What Are Your Kids Really Drinking? (Recipes Inside!)

Recently, several beverage companies have been sued for deceptive advertising…it’s time to pay attention to labeling. Most parents have questions about the food and drinks their children are consuming and many just read the nutrition-related buzzwords on the front, but don’t check the nutritional facts on the back.

Drink companies use nutritional catch phrases to sell their less-than-healthy product. Although the advertising is misleading, technically it’s not illegal. When you’re checking nutrition labels, make sure to read the vitamin content. Parents have the responsibility to ensure their children are consuming truly nutritional beverages.

High fructose corn syrup causes complications with your child’s health

You may be shocked to discover when you read the label, the content of vitamins and minerals ranks much lower than the unhealthy ingredients. According to Dr. Mark Hyman a health expert and renowned educator, high fructose corn syrup can cause tooth decay, diabetes, heart disease, obesity, cancer, dementia, and liver failure. Surprisingly, “high fructose corn syrup contains contaminants including mercury that are not regulated or measured by the FDA.”

How caffeinated beverages affect your children

Large servings of beverages that contain caffeine can cause insomnia, agitation, increased blood pressure, upset stomach, headaches, difficulty concentrating and difficulty sleeping. These effects are common in children who consume caffeine.

Healthy alternatives for our children

Healthier alternatives to the aforementioned dilemmas are to make smoothies for your kids. This option offers the nutrients your kids need to be healthy and strong.  Add various vegetables and fruits for minerals, and add honey as a natural sweetener.

Here are two healthy smoothie recipes that taste great and provide nourishment:

The Jade Giant 

  • 1 1/2 cups brewed green tea (cooled)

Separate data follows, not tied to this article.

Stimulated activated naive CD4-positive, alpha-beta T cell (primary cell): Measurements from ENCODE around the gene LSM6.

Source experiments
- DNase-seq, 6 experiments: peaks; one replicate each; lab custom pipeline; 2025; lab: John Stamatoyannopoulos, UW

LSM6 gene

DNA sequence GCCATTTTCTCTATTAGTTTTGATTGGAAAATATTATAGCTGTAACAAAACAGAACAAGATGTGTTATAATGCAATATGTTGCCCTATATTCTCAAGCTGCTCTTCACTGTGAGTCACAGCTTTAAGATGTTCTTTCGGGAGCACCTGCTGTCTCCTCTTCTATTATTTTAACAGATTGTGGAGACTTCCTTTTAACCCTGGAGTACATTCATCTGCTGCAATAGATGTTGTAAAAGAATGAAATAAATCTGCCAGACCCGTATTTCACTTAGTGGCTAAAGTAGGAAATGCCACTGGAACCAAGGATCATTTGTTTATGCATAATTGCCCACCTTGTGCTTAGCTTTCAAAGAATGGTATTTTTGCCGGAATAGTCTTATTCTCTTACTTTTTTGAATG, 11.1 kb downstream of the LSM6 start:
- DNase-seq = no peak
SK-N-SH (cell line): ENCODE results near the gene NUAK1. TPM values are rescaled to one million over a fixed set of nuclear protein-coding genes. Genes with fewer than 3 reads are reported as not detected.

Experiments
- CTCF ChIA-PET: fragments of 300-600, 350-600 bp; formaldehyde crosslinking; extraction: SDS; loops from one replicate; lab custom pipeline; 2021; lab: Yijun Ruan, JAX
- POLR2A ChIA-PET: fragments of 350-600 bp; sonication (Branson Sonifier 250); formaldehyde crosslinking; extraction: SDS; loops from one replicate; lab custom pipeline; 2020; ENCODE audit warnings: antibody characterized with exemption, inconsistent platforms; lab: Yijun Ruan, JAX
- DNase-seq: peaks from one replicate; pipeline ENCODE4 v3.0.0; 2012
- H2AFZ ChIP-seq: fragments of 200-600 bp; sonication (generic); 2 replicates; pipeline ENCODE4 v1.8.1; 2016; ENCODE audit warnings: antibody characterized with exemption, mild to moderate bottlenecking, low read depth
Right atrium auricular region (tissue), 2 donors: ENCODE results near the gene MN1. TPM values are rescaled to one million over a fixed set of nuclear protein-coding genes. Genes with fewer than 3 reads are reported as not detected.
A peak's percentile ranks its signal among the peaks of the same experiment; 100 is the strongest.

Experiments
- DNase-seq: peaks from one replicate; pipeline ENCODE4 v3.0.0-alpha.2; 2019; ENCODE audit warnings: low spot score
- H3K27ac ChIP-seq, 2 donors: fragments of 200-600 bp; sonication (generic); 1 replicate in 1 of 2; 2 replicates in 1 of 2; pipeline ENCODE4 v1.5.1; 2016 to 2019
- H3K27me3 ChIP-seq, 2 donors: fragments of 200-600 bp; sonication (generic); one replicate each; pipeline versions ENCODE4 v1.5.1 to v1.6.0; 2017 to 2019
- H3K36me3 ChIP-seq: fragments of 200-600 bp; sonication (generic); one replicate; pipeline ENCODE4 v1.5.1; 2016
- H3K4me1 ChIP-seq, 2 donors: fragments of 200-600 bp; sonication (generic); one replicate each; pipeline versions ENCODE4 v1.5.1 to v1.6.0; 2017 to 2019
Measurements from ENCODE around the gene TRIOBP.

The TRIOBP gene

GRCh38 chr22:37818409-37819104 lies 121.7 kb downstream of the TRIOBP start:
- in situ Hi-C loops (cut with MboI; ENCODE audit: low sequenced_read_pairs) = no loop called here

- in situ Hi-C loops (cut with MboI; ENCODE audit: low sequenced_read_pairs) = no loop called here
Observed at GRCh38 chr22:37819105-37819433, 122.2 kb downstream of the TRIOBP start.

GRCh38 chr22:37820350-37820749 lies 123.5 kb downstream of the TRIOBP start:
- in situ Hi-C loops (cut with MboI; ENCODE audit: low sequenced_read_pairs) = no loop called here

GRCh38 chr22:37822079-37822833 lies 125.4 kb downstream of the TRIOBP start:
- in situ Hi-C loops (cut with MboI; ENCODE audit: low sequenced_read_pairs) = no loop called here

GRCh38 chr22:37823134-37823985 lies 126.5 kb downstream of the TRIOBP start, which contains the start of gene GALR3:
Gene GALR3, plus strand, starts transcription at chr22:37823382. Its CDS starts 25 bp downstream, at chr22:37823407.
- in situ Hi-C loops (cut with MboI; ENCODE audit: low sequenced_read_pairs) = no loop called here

• 1 cup of spinach 
  • 1 cup of kale
  • 1/2 cup green apples
  • 2 cups of fresh green grapes
  • 1/2 cup of frozen mango chunks
  • 2 tablespoons of plain Greek yogurt
  • half avocado 
  • 1 teaspoons of honey

Nutritional information per serving (yields 4 servings) 1.6g fat, 15mg sodium, 278mg potassium, 15.7g carbohydrates, 1.6g protein, 12.1g sugar. 

Strawberry Peach

  • 1/2 cup soy milk 
  • 2 cups of frozen strawberries 
  • 1/2 cup frozen peach slices 
  • 1 cup of carrots
  • 1/2 cup of ice cubes 
  • 1 teaspoon of honey

Nutritional information per serving (yields 4 servings) 0.6g fat, 26mg sodium, 230mg potassium, 17.5g carbohydrates, 1.5g protein, 10g sugar.

Need more smoothie recipes? Check out some of our favorites:

What are your favorite healthy drinks for your kids? Share your thoughts and recipes in the comments below.

Photo Credit: Healthy Smoothies 

This blog post is part of #MIKidsCan, an initiative created by Blue Cross Blue Shield Michigan to promote positive change in the health and well-being of Michigan youth. To learn more about the campaign, visit http://www.ahealthiermichigan.org/mikidscan

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  1. This was very interesting to read. There is one smoothie that I make for my children that contains bananas, strawberries, pineapples, and Greek yogurt. However, I am going to try the Jade Giant. This seems like a very healthy and good way to get my children to enjoy green vegetables unknowingly. I will also pay more attention to labels. Thanks Whitney!

  2. When it comes to smoothies, I enjoy drinking a pineapple/peach blend. I’m also guilty of being a caffeine addict! Very informative article… Thanks for the tips! 🙂

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